MUCH WORSE THAN THE POLL TAX
MUCH WORSE THAN THE POLL TAX
We know the 10% cut in the central government council tax grant to local authorities is to be used to finance the railways (Earl Attlee Hansard 16 July 2012 : Column GC13) and have heard rumours that cuts in welfare will be used to finance wind farms. The party conferences precede the report stage of the Local Government Finance Bill in the House of Lords; it is a looming disaster for our poorest fellow citizens.
The localisation of council tax benefits, the 10% cut in central government grants and the problems related to blending a national universal credit with a localised council tax are expected to both increase the taxation paid by the working poor and reduce the benefits paid to unemployed people.
Either way the coalition will be creating a very substantial risk of council tax arrears, plus the costs of liability orders and bailiffs fees, to be paid out of poverty incomes already hit by the;
• rising prices of food, fuel, transport and clothes,
• lowering of uprating from RPI to CPI
• capping of housing benefits
• careless imposition of sanctions by Jobcentres.
• slashing of disability payments
This is many times worse than the poll tax. The Thatcher government added a small amount to unemployment benefits to be removed by local authorities as the poll tax. This time the benefit incomes are being slashed and taxed.
The impact of the consequent debt on the health of the poorest citizens of the UK, and their offspring, is described in the following letter published by The Tablet on line on the 1st October.
GOVERNMENT NEGLIGENCE, NOT PARENTAL NEGLECT
Frank Field and Patrick White say that a healthy pregnancy, good childcare, encouragement of learning, parental authority and parents who improve their skills all enable children to enjoy success even when the parents are poor. I hope their Merseyside experiment (The Tablet, 25 August), which sets out to prove that parenting is more important than income, will fully examine the effects of poverty-related debt.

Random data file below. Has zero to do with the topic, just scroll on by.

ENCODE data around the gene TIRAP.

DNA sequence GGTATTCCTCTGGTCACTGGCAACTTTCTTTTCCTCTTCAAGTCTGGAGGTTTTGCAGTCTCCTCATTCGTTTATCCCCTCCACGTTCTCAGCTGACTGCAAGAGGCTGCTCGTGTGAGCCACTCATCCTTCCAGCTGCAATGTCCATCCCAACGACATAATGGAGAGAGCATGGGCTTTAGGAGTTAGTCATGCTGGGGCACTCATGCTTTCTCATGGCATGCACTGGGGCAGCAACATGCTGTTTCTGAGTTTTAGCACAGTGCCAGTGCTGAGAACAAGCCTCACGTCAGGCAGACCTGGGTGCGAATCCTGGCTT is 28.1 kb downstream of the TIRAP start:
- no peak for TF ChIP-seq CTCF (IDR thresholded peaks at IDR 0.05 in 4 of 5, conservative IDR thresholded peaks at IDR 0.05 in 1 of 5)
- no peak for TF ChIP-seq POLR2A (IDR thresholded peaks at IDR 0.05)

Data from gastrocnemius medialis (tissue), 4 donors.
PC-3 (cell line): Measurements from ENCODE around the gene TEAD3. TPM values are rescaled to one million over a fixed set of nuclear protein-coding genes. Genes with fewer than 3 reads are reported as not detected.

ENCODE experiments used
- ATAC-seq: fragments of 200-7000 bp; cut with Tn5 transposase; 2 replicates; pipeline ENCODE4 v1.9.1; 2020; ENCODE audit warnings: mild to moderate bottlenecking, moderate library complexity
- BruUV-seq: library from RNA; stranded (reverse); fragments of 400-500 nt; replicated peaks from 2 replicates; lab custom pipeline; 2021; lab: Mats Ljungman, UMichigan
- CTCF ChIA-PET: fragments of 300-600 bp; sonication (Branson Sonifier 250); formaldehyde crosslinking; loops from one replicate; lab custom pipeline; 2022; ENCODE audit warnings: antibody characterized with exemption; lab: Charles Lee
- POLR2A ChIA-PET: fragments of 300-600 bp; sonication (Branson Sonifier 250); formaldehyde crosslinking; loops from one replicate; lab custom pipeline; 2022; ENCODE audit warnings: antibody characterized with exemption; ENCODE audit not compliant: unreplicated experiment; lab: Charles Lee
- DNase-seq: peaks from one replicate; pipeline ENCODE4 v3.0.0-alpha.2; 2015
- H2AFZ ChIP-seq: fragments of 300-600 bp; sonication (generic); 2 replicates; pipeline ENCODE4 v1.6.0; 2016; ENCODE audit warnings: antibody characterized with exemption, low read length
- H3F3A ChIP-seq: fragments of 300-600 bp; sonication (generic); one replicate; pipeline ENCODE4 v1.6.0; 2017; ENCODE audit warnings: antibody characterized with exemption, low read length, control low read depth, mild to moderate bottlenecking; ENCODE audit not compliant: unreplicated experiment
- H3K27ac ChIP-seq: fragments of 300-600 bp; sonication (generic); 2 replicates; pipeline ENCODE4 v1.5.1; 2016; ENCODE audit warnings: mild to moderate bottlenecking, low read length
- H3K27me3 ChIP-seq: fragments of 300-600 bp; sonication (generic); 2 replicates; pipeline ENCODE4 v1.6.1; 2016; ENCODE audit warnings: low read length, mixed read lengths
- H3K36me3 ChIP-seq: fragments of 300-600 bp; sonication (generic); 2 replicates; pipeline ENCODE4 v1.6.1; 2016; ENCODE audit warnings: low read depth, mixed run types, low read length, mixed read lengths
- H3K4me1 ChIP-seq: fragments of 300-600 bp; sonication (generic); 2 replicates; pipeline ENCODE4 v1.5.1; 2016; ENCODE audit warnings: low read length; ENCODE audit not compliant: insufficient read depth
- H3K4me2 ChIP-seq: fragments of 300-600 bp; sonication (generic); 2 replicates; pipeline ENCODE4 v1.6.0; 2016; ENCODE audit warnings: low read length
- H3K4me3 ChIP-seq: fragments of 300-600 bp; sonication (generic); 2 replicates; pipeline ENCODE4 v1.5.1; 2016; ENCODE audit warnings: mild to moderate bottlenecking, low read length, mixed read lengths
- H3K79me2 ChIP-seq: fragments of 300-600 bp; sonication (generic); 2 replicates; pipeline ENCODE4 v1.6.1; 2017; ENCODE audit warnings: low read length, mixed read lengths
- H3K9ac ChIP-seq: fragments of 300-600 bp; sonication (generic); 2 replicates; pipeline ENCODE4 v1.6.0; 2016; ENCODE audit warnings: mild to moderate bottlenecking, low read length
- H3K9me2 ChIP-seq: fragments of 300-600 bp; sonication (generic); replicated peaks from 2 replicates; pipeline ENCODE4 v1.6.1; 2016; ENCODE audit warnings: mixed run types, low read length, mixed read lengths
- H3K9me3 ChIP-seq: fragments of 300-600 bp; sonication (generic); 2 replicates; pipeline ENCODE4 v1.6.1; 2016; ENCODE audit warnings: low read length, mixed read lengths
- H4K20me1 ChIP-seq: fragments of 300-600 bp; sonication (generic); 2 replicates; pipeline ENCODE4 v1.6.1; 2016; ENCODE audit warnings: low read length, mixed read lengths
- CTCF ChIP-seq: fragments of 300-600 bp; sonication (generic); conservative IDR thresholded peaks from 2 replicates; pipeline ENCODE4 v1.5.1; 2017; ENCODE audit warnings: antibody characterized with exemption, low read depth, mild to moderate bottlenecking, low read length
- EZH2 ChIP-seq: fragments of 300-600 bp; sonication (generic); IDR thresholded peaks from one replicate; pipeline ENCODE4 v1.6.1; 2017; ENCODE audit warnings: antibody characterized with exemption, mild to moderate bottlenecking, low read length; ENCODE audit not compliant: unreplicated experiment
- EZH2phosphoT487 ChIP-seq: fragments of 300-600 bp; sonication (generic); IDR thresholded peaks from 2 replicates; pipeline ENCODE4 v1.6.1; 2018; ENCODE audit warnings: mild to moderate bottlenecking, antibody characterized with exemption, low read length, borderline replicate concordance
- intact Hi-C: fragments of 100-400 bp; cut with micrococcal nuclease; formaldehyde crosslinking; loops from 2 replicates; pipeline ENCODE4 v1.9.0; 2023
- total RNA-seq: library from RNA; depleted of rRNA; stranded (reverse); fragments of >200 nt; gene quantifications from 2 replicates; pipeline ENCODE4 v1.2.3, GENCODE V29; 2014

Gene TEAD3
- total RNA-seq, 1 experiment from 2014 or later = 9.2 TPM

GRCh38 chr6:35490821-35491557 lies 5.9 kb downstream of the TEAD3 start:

The level of adult Jobseekers' Allowance, Income Support and Employment Support Allowance for 18-24 year olds - good years for healthy pregnancy and child birth - has increased from £47.95 in 2008 to £56.25 a week in 2012. However the minimum income standards for food, fuel, clothing and transport as calculated by the Joseph Rowntree Foundation increased from £71.01 to £91.58 a week.
In addition, capping the local housing allowance has increased debt and reduced expenditure on food and other necessities. Calls on Trussell Trust food banks have doubled in a year to 128,687 in 2011-12. Field and White blame shop-lifting by children on neglect by parents who preferred to spend the money elsewhere. "Elsewhere" is more likely to be a debt than a preference - such as council tax arrears plus court and bailiffs' costs. The Government's 2008 foresight report, Mental Capital and Wellbeing, related debt and mental illness.
Riot-torn Tottenham has a poor record in both burglary and low birthweight. In a list of London's burglary hotspots in 2010 Tottenham Green was second with 21 cases per 1,000 residents; St Ann's was third - 20 cases, and Haringey fourth with 19 cases. The same wards had among the highest rates of low birth weight in London between 2007 and 2009: Tottenham Green - 12.5 per cent of live births, St Ann's - 9.4 per cent and Haringey 11.6 per cent. The average for England is 7.53 per cent.
Professor Michael Crawford of the Institute of Brain Chemistry and Human Nutrition has shown that poor maternal nutrition and low birth weight are associated with foetal growth restriction, which is the strongest predictor of poor learning ability, school performance, behavioural disorders and crime. That is not parental neglect: it is governmental negligence
Rev Paul Nicolson, Chairman, Zacchaeus 2000 Trust
Joseph Rowntree Foundation
Minimum Income Standards.
SINGLE PERSON PER WEEK
Here are the calculations for food+fuel+clothing+transport. As you say, they are all above IS/JSA rate, and have risen from 22% to 29% more than a single person would receive at the adult rate. Interestingly, nearly half this percentage increase is in public transport.
Donald Hirsch, Centre for Research in Social Policy, Loughborough.
Food 40.34 48.25
Fuel 9.00 11.63
Clothing 7.64 9.31
Transport 17.03 22.39
Total 74.01 91.58
IS/JSA 60.50 71.00
IS/JSA 18-24s 47.95 56.25
Total as a % of IS/JSA 122% 129%
Total as % of IS/JSA 18-24s 154% 163%
Please sign our e-petition on
Stop the housing benefit and universal credit caps.
Rev Paul Nicolson
Chair, Zacchaeus 2000 Trust
Rev Paul Nicolson
Taxpayers Against Poverty
93 Campbell Road,
London N17 0BF
also at http://www.z2k.org
also at http://www.prohousingalliance.com
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